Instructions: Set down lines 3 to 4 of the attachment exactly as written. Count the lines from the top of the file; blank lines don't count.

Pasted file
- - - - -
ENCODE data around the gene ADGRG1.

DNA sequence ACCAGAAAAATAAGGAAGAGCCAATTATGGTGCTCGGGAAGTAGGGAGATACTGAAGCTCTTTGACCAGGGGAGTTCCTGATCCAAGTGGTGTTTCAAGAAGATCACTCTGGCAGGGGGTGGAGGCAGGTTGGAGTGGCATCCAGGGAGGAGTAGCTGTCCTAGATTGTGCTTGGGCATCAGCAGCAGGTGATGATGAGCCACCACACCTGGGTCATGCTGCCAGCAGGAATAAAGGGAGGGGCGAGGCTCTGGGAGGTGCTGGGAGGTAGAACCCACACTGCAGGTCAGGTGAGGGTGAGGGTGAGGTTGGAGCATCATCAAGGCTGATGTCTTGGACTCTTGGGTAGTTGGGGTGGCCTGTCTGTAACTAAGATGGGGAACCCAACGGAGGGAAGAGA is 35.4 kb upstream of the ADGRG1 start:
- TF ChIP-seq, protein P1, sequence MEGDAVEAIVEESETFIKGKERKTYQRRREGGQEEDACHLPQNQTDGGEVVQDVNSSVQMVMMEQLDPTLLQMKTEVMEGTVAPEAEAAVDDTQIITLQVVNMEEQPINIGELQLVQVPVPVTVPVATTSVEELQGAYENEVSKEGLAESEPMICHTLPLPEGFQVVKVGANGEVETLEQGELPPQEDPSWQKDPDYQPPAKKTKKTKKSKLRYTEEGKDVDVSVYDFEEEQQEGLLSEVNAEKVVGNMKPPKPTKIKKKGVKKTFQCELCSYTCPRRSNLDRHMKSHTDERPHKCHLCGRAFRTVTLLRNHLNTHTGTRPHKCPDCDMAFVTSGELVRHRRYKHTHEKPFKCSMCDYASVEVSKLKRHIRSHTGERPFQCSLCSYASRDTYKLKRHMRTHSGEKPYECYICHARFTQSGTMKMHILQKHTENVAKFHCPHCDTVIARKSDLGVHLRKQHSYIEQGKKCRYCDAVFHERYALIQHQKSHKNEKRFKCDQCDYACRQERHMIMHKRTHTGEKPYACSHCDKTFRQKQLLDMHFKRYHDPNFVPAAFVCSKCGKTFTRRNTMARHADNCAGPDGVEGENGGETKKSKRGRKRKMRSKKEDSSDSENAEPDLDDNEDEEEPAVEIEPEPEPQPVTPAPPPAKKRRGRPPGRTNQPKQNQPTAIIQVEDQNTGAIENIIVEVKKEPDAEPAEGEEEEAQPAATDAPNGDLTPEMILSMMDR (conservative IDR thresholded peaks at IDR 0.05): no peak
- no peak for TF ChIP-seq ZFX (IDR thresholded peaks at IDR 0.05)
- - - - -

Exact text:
- TF ChIP-seq, protein P1, sequence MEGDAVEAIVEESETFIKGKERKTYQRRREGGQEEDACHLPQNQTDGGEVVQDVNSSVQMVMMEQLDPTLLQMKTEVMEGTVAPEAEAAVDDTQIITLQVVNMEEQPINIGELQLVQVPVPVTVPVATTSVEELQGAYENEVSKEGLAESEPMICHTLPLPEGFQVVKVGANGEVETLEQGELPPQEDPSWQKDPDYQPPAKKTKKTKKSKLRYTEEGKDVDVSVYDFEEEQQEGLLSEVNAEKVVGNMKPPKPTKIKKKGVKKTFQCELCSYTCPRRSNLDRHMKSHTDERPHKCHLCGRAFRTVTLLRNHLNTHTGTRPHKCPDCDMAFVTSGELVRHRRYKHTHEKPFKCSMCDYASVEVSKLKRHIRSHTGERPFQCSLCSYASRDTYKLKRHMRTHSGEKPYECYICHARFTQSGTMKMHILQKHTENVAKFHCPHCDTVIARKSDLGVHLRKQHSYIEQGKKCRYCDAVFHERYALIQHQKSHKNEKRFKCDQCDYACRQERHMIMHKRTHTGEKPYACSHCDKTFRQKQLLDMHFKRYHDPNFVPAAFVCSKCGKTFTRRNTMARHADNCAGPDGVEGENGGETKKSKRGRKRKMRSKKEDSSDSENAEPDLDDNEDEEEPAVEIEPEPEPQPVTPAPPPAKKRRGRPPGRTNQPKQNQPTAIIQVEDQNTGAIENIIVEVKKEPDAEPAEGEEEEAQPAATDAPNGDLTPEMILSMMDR (conservative IDR thresholded peaks at IDR 0.05): no peak
- no peak for TF ChIP-seq ZFX (IDR thresholded peaks at IDR 0.05)